About the Anglican Church of Canada - http://www.anglican.ca/about/ Welcome to the Anglican Church of Canada. We are a people seeking to know, love, and follow Jesus in serving God’s mission. We invite you to join us. Canadian Anglicans are a diverse community. We worship in small chapels and large churches. Some of us worship with guitars and drums, while others prefer organs and choirs. We speak many languages. All Anglican worship is grounded in common prayer. Our traditional text is the Book of Common Prayer, but our churches also use the Book of Alternative Services. We invite you to read more about our beliefs, our organization, our history, and what to expect when you visit an Anglican church. To learn more, contact our information centre. Better yet, drop by your local Anglican church for a service or to ask a clergy out for coffee.
A Brief History - http://www.anglican.ca/about/history/ The Anglican Church of Canada has its roots in the Church of England, which separated from the Roman Catholic Church in the 16th century. Influenced by the Protestant Reformation, the new English church simplified rituals and introduced the Book of Common Prayer (1549), which enabled services in English instead of Latin. At the same time, the church preserved certain traditions, including the early church creeds and the succession of bishops from the line of the apostles. Because of this history, Anglicanism is sometimes referred to as “Reformed Catholicism.” Anglicanism travelled abroad with British colonial expansion. In 1578, near present-day Iqaluit, NU, a chaplain celebrated the Eucharist as a member of Martin Frobisher’s Arctic expedition. This was the first Anglican Eucharist in what is now Canada, but it wasn’t until the 18th and 19th centuries that Anglicanism truly took hold, as military chaplains, Loyalists, and British immigrants fanned out and settled across the growing colony. Missionaries arrived as well, endeavouring to meet the spiritual needs of settlers and to evangelize Indigenous Peoples. Gradually the Canadian church carved out its own identity. In 1787, Charles Inglis of Nova Scotia became the first bishop in British North America. More dioceses cohered as the population grew, and in 1893, the dioceses created the national body of General Synod. In 1955, the church changed its name from “the Church of England in the Dominion of Canada” to “the Anglican Church of Canada.” Today the Anglican Church of Canada is an independent, self-governing church in communion with the other 44 churches of the worldwide Anglican Communion. It includes more than 500,000 members in nearly 1,700 parishes, and like Canada, the church has become culturally diverse. On any given Sunday the tradition of common prayer is expressed across Canada in many languages, including Inuktitut, French, Spanish, and Cree. To learn more about our rich history, contact the General Synod Archives.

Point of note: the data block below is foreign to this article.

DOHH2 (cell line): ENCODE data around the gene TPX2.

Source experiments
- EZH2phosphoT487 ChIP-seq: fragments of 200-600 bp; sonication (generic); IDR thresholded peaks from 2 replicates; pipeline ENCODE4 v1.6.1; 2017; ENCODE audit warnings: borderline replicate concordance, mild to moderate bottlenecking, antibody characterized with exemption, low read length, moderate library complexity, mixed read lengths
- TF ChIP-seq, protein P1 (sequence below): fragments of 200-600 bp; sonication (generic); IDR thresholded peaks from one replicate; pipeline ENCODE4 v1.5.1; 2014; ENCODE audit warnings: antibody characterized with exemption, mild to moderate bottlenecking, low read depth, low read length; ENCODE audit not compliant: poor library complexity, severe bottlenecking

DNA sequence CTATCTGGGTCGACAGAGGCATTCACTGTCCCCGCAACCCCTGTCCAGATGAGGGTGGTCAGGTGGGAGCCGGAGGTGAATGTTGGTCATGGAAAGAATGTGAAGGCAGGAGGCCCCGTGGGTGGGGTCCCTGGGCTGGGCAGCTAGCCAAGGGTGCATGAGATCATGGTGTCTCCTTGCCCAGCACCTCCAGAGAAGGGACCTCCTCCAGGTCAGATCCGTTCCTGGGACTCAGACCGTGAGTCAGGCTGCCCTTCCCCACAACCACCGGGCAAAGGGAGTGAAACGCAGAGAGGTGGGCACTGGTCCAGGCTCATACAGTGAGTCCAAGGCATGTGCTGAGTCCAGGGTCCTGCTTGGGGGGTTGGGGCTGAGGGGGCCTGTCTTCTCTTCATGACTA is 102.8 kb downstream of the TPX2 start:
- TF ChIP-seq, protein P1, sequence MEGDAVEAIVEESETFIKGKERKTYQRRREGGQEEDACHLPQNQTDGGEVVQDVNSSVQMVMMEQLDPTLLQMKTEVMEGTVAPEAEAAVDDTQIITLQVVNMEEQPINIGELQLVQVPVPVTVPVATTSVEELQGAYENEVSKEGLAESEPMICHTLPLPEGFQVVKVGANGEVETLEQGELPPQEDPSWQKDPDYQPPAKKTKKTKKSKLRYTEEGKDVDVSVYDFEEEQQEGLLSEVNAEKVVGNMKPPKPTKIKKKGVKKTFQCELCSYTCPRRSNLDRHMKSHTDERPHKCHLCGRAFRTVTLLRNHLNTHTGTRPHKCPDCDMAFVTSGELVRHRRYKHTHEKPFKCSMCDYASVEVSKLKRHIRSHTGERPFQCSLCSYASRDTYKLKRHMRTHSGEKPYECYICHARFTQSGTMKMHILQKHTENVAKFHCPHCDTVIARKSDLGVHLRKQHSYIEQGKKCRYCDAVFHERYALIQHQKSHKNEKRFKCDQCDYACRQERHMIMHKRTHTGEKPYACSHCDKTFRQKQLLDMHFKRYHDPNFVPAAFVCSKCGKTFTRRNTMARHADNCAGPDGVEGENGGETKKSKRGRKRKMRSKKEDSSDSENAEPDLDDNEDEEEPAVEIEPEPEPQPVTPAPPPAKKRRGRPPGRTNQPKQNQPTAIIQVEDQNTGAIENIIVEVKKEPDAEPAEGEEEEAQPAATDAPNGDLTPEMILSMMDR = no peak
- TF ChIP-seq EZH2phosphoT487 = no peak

What to Expect When You Visit - http://www.anglican.ca/about/toexpect/ You are warmly invited to join your local Anglican church for worship and community life. When you come you will notice that common prayer is an important part of how we worship together. Our services draw from a rich tradition of set prayers, either from the Book of Common Prayer, based on 16th century rites, or the more modern Book of Alternative Services (1985). Although each community has its own flavour, there are strong commonalities across all local churches. The Eucharist (also known as the Lord’s Supper or Communion) is a central part of many Sunday services, but many Anglican congregations also meet for morning and evening prayer, and for services throughout the week. Anglican services also follow a pattern that begins with the gathering of the community, then listening to and reflecting on the Scriptures. The community then brings the needs of the world and the community to God in prayer, and the group partakes in the holy meal of bread and wine, before being sent forth into the mission of daily life. Our services follow the six seasons of the church year (Advent, Christmas, Epiphany, Lent, Easter, and Pentecost) and the lectionary, a set list of Bible readings for the year. Usually services are held in traditional church buildings, but Anglicans may also meet in nursing homes, school gyms, or community centres. Regardless of location, Anglican worship is enhanced by the presence of symbols. Often worship spaces will symbols of our two sacraments—an altar or table for the Eucharist and a font for baptism. Anglican churches also may have a cross, the symbol of Christ’s death and resurrection, and candles, which remind us of the light of Christ and the fire of the Holy Spirit. Church life differs across the country, but often churches will offer programs like Christian education, Bible studies, women’s and men’s groups, grief support groups, arts activities, and social justice action groups. To learn more, contact our information centre or drop by a local church to ask questions.